George Osborne has set out his support for limits on banking pay. His remarks come as Compass set out detailed proposals to tackle banking sector excesses.
George Osborne has set out his support for limits on bankers’ pay. Speaking on the BBC’s Today programme he said, “The level of pay in the banking sector has got completely out of kilter with the rest of society.” His remarks come as the left-wing pressure group, Compass, set out detailed proposals to tackle the excesses in the banking sector.
Compass publishes a report, “Never Again,” which sets out six policies to “transfer risk from the state and taxpayers back on to the financial institutions”. The proposals including “a short term ceiling on total remuneration given as both cash and share options.” The paper calls for a low compensation ratio – the percentage of an institution’s net revenue allocated to staff pay – of around 15 per cent. They outline that 76 per cent support the policy and argue that:
“During the boom years investment banks set aside between 45% and 65% of their net revenue to pay staff before calculating profits or paying out dividends to shareholders. The latest round of payouts have had a compensation ratio of nearer 30-40% as banks try to convince politicians and the public that they can self-regulate. High staff costs leads to diminishing profits and dividends as well as lower capital reserves. It also puts huge pressure on less profitable institutions – for example the 2009 compensation ratio for UBS is 81.2% which is unaffordable in the long term.
Speaking on the Today programme, George Osborne said:
“The level of pay in the banking sector has got completely out of kilter with the rest of society. It is totally disproportaion to what doctors are paid, people working in industry are paid, teachers are paid, and the like. And we need to bring down pay across the sector – not just in one bank – across the sector. And thinks like a bank tax, international agreed, might help do that.”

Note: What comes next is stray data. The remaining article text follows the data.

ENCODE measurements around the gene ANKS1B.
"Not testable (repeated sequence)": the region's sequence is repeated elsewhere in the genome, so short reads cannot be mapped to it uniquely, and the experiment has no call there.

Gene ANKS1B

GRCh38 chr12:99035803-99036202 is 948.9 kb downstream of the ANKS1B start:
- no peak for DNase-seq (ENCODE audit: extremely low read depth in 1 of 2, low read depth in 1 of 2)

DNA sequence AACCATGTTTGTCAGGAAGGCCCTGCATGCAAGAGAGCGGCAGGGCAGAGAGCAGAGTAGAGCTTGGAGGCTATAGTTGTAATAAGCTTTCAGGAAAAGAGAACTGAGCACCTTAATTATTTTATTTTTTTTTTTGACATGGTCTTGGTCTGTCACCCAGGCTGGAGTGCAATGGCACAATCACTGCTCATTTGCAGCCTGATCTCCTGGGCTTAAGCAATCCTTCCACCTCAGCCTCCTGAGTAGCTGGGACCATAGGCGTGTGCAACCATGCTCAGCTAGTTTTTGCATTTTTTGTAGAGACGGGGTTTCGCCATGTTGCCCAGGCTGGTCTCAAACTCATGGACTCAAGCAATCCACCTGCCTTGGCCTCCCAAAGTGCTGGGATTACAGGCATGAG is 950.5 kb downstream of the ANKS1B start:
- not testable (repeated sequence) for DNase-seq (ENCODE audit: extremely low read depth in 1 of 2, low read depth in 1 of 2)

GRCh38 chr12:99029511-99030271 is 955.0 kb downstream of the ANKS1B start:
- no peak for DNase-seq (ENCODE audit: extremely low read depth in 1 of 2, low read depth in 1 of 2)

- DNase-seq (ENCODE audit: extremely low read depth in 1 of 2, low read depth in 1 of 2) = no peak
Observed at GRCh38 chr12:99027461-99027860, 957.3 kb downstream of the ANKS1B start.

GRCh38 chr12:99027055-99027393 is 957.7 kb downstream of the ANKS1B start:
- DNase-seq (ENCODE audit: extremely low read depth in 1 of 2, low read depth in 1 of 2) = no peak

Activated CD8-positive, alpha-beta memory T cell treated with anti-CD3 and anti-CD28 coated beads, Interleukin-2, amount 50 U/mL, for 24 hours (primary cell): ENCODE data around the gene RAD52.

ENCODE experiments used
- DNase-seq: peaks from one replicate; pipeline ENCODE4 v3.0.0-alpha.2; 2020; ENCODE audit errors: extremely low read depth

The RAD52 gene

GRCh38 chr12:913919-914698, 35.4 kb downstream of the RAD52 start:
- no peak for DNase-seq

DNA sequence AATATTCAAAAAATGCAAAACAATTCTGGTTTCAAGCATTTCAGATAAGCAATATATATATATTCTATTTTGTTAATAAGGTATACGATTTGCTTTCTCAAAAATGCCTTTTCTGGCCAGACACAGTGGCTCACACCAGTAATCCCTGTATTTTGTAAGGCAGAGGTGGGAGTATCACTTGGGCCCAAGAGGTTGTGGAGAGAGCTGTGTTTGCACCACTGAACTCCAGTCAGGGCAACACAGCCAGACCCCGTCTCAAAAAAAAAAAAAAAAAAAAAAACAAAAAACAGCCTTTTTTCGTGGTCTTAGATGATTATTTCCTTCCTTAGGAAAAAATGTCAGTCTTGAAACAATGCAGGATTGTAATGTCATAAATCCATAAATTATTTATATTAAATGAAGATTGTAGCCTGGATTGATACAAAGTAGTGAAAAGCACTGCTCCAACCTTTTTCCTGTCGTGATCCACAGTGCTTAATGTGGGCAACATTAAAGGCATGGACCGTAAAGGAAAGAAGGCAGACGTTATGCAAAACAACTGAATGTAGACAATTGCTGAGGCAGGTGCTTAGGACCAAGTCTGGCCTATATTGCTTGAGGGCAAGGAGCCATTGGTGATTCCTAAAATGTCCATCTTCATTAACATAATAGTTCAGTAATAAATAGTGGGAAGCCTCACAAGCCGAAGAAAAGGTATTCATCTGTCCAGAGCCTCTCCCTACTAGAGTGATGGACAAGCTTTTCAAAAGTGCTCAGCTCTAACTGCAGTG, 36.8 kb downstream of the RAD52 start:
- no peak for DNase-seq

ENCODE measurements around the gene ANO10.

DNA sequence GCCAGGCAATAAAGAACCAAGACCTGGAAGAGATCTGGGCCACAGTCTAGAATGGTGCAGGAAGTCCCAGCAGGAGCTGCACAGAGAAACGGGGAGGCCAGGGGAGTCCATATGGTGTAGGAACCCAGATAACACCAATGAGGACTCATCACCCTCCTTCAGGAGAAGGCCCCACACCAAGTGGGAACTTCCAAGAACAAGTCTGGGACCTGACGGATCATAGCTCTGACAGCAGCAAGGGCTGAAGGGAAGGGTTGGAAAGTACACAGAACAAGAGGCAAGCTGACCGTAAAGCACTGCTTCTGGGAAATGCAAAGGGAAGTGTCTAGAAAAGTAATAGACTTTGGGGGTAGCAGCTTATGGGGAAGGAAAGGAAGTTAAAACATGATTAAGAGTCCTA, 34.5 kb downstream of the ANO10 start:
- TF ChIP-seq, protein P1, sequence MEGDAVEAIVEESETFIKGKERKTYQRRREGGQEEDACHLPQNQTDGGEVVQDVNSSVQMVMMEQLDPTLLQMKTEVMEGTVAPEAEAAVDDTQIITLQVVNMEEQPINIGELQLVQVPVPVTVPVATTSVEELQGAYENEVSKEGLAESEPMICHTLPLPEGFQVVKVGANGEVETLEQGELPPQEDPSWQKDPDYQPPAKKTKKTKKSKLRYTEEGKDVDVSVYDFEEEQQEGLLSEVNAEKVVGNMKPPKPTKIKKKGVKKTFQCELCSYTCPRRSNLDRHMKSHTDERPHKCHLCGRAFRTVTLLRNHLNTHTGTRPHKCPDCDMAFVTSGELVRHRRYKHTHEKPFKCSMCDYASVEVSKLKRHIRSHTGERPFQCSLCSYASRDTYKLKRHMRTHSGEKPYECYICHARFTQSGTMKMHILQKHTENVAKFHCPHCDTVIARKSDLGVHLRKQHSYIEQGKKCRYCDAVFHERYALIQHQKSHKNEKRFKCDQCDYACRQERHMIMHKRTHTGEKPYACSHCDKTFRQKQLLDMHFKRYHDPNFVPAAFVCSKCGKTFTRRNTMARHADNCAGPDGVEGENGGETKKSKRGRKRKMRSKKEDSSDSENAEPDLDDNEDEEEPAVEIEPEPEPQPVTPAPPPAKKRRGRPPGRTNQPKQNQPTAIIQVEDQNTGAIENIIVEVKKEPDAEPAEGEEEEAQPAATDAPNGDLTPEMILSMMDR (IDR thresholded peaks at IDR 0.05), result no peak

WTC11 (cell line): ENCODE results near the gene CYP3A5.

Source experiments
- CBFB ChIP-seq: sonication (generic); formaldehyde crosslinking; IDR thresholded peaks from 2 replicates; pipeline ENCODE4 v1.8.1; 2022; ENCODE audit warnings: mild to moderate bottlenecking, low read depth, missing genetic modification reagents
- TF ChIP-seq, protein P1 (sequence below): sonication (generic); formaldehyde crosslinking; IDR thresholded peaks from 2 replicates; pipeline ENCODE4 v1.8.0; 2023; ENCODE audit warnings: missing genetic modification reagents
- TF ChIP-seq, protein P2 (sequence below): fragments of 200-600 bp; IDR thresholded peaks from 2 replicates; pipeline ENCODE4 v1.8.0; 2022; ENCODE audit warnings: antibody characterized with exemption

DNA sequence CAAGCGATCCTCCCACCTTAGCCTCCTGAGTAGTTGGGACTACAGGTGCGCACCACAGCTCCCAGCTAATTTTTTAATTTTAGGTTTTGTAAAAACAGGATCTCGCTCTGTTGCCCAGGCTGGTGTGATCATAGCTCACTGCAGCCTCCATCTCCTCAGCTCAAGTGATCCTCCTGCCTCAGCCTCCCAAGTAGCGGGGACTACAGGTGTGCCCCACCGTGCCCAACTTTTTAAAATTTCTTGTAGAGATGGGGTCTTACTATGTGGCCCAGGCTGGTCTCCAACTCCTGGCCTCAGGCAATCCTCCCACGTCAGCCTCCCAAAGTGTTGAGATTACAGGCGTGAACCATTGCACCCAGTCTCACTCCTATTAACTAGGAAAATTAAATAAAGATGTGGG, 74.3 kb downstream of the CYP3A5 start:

This expanded a point made last night in his Mais Lecture. Osborne said:
But I also believe we should pursue international agreement for a levy on the banking system, similar to the levy on wholesale funding proposed by President Obama or the levy already implemented in Sweden, as well as for structural reforms to prevent retail banks with implicit taxpayer guarantees from engaging in the riskiest activities such as large scale proprietary trading.
In September, Gordon Brown jointly signed a letter with Angela Merkel and Nicolas Sarkozy calling for action on the “reprehensible practices” of the banking sector. The letter said:
“The variable remuneration including bonuses, should be kept at an appropriate level in relation to the fixed remuneration and must depend on the performance of the bank, the business unit and the individuals.”
Responding to Mr Osborne’s comments, Gavin Hayes told Left Foot Forward:
“If you can get international agreement, all well and good. But individual nations can take their own individual action. And Britain took a lead on the windfall tax and France also adopted it. Britain needs to take the lead on these issues.”
Compass have also called for the bankers’ bonus windfall tax to be made permanent and extended in scope to include hedge funds and private equity firms; for the introduction of the popular “Robin Hood” Financial Transaction Tax; the separation of retail and investment banks; and a high pay commission.
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